166                Expression.Lambda<Func<int>>(MyMultiply).Compile().Invoke();
167            } catch (OverflowException) {
168                Console.WriteLine("Expected exception thrown");
169            }
170            //</Snippet8>
171
172            //validate sample.
173            try {
174                Expression.Lambda<Func<int>>(MyMultiply).Compile().Invoke();
175                throw new Exception("Expected Overflow Exception, no exception thrown.");
176            } catch (OverflowException) {
177            }
178        }
179
180        //MultiplyChecked(Expression, Expression, MethodInfo)
181        //<Snippet9>
182        public static Int64 MultiplyChecked(int arg1, Exception arg2) {
183            Int64 res = (Int64)arg1 * Convert.ToInt64(arg2.Message);
184            if (res > Int64.MaxValue || res < Int64.MinValue) throw new OverflowException();
185            return res;
186        }
187        //</Snippet9>
188
189
190        public static void MultiplyCheckedSample2() {
191            //<Snippet9>
192            //This expression represents the multiplication of two arguments using a user defined operator.
193            //The parameters to the multiplication should be reference convertible to the MethodInfo's arguments
194            Expression MyMultiply = Expression.MultiplyChecked(
195                Expression.Constant(Int32.MaxValue),
196                Expression.Constant(new Exception("2")),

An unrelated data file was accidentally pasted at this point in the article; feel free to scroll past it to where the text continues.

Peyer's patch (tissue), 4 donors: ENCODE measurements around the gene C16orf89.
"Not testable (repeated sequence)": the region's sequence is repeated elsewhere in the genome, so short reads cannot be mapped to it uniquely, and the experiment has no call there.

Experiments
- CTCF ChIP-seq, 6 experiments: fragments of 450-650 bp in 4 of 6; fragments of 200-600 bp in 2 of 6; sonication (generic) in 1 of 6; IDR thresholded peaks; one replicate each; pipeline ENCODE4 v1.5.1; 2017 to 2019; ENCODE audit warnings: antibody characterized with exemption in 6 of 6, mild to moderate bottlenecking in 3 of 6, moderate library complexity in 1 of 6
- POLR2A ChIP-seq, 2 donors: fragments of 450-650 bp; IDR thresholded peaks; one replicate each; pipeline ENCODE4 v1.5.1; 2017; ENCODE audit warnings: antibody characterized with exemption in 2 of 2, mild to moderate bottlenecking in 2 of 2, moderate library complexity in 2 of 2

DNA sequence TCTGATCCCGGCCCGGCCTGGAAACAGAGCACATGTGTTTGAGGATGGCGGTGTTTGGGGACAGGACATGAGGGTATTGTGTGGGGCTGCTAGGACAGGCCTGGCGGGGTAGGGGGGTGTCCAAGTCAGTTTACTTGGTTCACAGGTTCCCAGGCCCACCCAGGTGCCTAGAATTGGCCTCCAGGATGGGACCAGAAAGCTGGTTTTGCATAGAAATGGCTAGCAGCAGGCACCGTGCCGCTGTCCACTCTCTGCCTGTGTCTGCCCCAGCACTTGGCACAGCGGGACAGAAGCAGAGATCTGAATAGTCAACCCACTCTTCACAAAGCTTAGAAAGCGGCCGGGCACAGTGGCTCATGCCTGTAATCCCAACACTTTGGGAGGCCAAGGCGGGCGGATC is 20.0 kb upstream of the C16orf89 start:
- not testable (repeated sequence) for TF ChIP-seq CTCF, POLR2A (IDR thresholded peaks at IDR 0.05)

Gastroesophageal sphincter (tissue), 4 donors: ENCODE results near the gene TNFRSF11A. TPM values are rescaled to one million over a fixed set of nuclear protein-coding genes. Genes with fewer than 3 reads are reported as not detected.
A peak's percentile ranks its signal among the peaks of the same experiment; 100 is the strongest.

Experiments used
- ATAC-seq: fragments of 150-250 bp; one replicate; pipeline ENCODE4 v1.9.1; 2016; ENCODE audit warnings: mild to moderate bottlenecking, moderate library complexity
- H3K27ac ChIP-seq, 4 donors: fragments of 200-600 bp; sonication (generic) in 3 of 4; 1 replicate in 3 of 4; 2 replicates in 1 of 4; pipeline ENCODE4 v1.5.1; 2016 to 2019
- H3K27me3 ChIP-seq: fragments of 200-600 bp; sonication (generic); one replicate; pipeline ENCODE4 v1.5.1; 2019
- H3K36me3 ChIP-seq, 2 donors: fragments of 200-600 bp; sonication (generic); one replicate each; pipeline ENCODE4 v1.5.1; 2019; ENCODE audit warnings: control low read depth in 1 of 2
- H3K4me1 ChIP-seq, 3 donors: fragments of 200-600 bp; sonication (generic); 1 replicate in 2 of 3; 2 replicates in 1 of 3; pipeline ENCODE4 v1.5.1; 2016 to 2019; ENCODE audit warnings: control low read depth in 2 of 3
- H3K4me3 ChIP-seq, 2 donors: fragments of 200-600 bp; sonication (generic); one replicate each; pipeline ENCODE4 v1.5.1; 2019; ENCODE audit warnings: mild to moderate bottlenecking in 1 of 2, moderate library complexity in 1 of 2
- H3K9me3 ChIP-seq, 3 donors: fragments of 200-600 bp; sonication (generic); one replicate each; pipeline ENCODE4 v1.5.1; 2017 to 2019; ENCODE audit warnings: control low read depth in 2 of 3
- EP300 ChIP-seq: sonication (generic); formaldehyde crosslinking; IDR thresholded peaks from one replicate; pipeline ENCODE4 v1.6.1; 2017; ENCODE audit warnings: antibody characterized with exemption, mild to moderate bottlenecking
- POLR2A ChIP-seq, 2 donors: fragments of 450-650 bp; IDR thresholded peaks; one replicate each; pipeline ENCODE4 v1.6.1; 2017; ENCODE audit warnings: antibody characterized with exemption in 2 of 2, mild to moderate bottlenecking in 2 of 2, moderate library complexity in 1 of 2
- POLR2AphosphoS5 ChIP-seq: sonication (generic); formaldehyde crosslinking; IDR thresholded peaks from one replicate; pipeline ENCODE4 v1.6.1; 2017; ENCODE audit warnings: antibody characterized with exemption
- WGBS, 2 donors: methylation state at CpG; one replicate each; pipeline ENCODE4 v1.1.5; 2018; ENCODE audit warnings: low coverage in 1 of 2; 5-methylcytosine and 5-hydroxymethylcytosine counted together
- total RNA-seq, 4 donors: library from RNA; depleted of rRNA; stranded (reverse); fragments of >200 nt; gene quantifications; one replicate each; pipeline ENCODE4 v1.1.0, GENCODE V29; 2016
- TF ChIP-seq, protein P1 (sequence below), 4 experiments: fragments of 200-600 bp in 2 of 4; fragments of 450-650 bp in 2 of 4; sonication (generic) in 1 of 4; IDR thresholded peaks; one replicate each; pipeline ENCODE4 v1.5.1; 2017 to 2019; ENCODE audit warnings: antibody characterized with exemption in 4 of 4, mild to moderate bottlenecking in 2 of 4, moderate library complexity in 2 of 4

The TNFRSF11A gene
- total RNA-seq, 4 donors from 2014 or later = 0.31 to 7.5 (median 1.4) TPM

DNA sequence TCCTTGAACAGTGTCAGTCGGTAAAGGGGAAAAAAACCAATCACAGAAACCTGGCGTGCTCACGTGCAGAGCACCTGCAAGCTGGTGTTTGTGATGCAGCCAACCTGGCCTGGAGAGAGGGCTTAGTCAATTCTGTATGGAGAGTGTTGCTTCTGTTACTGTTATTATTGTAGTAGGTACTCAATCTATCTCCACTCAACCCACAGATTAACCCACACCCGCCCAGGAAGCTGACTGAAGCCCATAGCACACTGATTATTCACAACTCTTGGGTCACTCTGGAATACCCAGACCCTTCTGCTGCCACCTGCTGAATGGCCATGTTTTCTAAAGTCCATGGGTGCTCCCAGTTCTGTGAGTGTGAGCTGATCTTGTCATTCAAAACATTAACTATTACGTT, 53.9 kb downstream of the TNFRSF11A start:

197                ((Func<int, Exception, Int64>)MultiplyChecked).Method
198            );
199
200            Console.WriteLine(Expression.Lambda<Func<Int64>>(MyMultiply).Compile().Invoke());
201            //</Snippet9>
202
203            //validate sample.
204            if (Expression.Lambda<Func<Int64>>(MyMultiply).Compile().Invoke() != (Int32.MaxValue * (Int64)2)) throw new Exception();
205        }
206
207        //MultiplyAssignChecked(Expression, Expression)
208        public static void MultiplyAssignCheckedSample1() {
209            //<Snippet10>
210            //MultiplyAssign requires an assignable expression to be used as the left argument.
211            ParameterExpression Variable = Expression.Variable(typeof(int), "Variable");
212
213            //Here we initialize the variable with Int32.MaxValue, then use it in an MultiplyAssign expression.
214            Expression MyMultiplyAssignChecked = Expression.Block(
215                new ParameterExpression[] { Variable },
216                Expression.Assign(Variable, Expression.Constant(Int32.MaxValue)),
217                Expression.MultiplyAssignChecked(
218                    Variable,